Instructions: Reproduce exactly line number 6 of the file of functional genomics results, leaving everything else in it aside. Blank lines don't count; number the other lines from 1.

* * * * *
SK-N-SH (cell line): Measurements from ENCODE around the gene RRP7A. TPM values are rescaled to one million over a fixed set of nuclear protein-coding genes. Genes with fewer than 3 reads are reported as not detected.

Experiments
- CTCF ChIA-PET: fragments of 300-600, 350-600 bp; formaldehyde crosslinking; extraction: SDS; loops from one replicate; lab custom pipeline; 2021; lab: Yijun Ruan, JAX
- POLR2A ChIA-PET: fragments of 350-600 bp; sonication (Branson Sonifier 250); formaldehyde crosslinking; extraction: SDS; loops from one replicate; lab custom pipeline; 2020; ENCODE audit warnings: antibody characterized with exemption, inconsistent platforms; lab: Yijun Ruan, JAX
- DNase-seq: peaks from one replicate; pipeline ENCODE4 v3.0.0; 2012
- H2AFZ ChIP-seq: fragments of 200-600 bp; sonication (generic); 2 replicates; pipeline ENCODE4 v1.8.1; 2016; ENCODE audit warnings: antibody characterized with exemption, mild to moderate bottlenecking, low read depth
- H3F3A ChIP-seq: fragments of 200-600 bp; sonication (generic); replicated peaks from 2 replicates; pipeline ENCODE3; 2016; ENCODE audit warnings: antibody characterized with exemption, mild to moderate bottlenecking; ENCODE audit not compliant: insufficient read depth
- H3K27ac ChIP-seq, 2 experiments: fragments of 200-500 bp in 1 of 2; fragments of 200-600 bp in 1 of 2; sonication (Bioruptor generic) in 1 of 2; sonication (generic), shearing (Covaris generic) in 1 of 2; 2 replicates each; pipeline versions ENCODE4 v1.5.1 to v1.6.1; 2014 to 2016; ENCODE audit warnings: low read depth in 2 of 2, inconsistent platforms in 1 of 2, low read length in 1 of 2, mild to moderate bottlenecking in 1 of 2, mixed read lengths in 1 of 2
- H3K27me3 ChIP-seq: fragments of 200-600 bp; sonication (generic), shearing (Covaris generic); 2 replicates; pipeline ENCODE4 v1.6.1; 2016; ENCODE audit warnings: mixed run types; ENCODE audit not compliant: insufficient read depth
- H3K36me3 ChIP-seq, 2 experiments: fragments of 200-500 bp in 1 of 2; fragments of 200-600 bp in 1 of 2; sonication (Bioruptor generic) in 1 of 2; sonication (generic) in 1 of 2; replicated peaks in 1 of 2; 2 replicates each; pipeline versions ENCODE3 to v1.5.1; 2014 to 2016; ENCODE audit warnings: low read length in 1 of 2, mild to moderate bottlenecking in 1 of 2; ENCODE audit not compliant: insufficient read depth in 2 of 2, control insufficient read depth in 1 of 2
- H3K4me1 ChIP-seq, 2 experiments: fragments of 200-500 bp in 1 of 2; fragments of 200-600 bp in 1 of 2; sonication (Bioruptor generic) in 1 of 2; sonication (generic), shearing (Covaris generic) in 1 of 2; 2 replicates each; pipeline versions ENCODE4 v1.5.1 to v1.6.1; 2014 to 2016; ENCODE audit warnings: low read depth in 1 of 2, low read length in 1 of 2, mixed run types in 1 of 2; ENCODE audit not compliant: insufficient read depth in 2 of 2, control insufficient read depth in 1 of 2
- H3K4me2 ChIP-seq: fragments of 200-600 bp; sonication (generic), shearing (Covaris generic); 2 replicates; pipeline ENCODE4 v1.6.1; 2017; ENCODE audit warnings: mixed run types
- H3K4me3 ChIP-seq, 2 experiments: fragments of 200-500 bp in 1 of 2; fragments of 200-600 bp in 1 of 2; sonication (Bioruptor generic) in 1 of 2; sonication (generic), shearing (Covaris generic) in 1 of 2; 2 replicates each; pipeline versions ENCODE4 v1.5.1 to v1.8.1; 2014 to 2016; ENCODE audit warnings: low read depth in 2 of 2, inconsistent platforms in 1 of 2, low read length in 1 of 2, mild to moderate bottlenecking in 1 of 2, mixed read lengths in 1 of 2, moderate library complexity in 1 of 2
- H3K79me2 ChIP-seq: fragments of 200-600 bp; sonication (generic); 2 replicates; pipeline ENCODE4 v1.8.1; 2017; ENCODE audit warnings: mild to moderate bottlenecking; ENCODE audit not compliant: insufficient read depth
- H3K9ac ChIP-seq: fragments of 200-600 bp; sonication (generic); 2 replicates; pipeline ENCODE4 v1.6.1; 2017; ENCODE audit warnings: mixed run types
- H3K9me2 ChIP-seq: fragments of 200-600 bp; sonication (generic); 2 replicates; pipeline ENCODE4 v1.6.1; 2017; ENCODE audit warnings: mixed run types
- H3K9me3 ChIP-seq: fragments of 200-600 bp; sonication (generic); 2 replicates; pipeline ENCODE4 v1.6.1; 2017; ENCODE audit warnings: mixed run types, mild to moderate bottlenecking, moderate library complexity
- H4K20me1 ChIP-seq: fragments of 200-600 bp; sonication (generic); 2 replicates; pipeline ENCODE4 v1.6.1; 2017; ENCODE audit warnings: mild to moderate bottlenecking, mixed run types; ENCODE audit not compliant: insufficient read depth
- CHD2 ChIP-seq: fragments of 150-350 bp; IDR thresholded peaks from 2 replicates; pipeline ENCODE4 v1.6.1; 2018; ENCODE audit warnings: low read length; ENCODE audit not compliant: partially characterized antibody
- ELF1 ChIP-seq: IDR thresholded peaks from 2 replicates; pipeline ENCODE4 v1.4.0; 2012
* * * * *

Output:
- H2AFZ ChIP-seq: fragments of 200-600 bp; sonication (generic); 2 replicates; pipeline ENCODE4 v1.8.1; 2016; ENCODE audit warnings: antibody characterized with exemption, mild to moderate bottlenecking, low read depth